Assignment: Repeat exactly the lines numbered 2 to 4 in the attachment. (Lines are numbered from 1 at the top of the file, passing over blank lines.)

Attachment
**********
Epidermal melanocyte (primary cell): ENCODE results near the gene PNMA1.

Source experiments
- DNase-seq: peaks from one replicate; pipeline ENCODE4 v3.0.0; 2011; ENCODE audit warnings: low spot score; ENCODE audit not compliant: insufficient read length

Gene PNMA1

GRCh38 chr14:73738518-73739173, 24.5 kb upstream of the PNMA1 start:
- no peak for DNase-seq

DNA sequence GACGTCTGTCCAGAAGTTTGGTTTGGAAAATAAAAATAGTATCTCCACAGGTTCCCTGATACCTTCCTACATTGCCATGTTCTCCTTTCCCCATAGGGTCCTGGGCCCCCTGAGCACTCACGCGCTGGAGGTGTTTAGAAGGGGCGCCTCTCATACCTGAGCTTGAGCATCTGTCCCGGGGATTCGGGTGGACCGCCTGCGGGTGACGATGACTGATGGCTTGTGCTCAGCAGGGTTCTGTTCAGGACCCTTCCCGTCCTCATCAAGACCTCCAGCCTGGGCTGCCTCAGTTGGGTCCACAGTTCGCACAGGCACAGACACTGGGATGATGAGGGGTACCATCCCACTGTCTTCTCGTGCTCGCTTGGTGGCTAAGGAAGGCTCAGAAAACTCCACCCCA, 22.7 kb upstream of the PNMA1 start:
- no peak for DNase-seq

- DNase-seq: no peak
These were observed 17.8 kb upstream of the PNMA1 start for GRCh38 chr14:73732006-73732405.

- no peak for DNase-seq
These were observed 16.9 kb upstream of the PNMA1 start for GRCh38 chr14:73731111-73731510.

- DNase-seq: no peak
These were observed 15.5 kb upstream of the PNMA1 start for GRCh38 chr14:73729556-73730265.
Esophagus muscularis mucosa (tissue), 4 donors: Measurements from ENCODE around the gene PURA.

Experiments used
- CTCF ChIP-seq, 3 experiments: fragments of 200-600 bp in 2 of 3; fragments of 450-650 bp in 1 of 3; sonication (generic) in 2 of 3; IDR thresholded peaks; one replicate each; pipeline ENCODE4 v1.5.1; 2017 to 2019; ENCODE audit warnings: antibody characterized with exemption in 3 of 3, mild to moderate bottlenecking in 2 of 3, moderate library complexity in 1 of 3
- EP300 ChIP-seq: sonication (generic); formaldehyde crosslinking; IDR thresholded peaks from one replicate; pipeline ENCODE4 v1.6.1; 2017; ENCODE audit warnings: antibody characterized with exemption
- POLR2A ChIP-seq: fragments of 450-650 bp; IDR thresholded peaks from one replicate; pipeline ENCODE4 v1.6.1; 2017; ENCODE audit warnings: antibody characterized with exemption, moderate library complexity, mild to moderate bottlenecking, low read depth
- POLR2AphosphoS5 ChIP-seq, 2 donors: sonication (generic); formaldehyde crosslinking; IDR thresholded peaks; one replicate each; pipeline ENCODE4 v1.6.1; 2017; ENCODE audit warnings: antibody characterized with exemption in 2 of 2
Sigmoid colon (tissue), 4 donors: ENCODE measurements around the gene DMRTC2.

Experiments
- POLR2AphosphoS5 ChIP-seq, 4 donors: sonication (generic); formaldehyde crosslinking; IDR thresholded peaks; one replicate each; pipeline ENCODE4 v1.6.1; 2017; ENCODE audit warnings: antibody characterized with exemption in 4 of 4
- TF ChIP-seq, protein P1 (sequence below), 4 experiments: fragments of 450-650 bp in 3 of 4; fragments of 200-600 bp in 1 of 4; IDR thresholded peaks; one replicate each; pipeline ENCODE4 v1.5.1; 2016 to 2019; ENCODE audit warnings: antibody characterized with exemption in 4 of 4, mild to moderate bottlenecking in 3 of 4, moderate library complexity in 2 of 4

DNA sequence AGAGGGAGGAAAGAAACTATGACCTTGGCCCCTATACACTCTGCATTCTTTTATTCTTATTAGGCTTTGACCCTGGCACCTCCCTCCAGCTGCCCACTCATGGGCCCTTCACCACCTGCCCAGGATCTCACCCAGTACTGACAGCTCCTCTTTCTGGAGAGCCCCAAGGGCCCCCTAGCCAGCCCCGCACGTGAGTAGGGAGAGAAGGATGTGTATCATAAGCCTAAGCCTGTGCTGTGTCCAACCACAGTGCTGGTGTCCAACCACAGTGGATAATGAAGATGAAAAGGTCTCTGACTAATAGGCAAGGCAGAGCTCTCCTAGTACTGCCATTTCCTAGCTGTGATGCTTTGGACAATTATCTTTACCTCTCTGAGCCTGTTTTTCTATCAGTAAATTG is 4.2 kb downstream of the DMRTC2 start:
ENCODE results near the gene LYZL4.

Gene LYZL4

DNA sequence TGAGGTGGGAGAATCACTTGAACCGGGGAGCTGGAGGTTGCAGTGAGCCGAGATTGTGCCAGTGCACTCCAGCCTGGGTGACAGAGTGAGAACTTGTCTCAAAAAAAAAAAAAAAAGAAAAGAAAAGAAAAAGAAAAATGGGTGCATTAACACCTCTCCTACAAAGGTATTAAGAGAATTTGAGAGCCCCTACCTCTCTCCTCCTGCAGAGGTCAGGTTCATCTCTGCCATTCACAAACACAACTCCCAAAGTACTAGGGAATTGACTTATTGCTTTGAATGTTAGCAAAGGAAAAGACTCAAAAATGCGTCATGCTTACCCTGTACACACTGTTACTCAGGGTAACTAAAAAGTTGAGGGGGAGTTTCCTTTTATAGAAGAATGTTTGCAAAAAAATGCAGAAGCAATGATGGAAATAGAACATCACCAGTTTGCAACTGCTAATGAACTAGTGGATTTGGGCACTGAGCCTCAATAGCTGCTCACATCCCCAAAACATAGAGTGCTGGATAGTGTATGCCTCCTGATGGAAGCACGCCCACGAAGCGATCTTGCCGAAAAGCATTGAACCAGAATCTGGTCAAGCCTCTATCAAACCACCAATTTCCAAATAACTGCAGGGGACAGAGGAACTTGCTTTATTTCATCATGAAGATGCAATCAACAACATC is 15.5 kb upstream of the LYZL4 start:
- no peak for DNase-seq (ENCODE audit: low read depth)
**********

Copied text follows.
Source experiments
- DNase-seq: peaks from one replicate; pipeline ENCODE4 v3.0.0; 2011; ENCODE audit warnings: low spot score; ENCODE audit not compliant: insufficient read length

Gene PNMA1